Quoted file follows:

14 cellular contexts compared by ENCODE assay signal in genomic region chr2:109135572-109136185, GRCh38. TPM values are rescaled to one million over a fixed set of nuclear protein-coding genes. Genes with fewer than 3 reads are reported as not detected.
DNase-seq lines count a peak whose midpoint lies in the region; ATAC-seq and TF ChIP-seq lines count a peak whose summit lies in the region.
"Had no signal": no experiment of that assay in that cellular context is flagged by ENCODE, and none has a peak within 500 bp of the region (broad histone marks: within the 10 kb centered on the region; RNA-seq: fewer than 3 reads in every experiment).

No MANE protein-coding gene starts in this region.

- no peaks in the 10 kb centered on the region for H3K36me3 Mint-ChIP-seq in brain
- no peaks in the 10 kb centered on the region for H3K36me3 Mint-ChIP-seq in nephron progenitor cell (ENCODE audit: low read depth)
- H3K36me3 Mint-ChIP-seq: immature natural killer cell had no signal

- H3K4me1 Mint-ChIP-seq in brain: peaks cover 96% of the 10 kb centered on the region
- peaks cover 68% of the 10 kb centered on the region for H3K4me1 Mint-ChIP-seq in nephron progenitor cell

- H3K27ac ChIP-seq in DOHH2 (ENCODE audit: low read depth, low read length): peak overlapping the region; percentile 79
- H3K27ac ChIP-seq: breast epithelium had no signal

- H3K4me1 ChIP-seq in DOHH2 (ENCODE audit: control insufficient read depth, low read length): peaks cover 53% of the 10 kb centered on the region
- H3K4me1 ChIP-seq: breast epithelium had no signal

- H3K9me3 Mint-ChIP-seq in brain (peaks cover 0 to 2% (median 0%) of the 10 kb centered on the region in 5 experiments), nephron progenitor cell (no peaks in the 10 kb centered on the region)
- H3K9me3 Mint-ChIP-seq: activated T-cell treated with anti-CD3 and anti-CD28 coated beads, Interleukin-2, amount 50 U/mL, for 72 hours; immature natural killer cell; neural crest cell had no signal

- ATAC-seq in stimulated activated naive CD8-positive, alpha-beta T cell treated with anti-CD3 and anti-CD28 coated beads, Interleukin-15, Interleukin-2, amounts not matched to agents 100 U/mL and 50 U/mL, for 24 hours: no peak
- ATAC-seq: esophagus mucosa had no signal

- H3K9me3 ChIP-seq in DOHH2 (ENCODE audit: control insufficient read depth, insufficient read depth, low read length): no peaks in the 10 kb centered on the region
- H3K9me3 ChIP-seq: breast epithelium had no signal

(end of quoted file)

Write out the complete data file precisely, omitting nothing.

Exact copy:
14 cellular contexts compared by ENCODE assay signal in genomic region chr2:109135572-109136185, GRCh38. TPM values are rescaled to one million over a fixed set of nuclear protein-coding genes. Genes with fewer than 3 reads are reported as not detected.
DNase-seq lines count a peak whose midpoint lies in the region; ATAC-seq and TF ChIP-seq lines count a peak whose summit lies in the region.
"Had no signal": no experiment of that assay in that cellular context is flagged by ENCODE, and none has a peak within 500 bp of the region (broad histone marks: within the 10 kb centered on the region; RNA-seq: fewer than 3 reads in every experiment).

No MANE protein-coding gene starts in this region.

- no peaks in the 10 kb centered on the region for H3K36me3 Mint-ChIP-seq in brain
- no peaks in the 10 kb centered on the region for H3K36me3 Mint-ChIP-seq in nephron progenitor cell (ENCODE audit: low read depth)
- H3K36me3 Mint-ChIP-seq: immature natural killer cell had no signal

- H3K4me1 Mint-ChIP-seq in brain: peaks cover 96% of the 10 kb centered on the region
- peaks cover 68% of the 10 kb centered on the region for H3K4me1 Mint-ChIP-seq in nephron progenitor cell

- H3K27ac ChIP-seq in DOHH2 (ENCODE audit: low read depth, low read length): peak overlapping the region; percentile 79
- H3K27ac ChIP-seq: breast epithelium had no signal

- H3K4me1 ChIP-seq in DOHH2 (ENCODE audit: control insufficient read depth, low read length): peaks cover 53% of the 10 kb centered on the region
- H3K4me1 ChIP-seq: breast epithelium had no signal

- H3K9me3 Mint-ChIP-seq in brain (peaks cover 0 to 2% (median 0%) of the 10 kb centered on the region in 5 experiments), nephron progenitor cell (no peaks in the 10 kb centered on the region)
- H3K9me3 Mint-ChIP-seq: activated T-cell treated with anti-CD3 and anti-CD28 coated beads, Interleukin-2, amount 50 U/mL, for 72 hours; immature natural killer cell; neural crest cell had no signal

- ATAC-seq in stimulated activated naive CD8-positive, alpha-beta T cell treated with anti-CD3 and anti-CD28 coated beads, Interleukin-15, Interleukin-2, amounts not matched to agents 100 U/mL and 50 U/mL, for 24 hours: no peak
- ATAC-seq: esophagus mucosa had no signal

- H3K9me3 ChIP-seq in DOHH2 (ENCODE audit: control insufficient read depth, insufficient read depth, low read length): no peaks in the 10 kb centered on the region
- H3K9me3 ChIP-seq: breast epithelium had no signal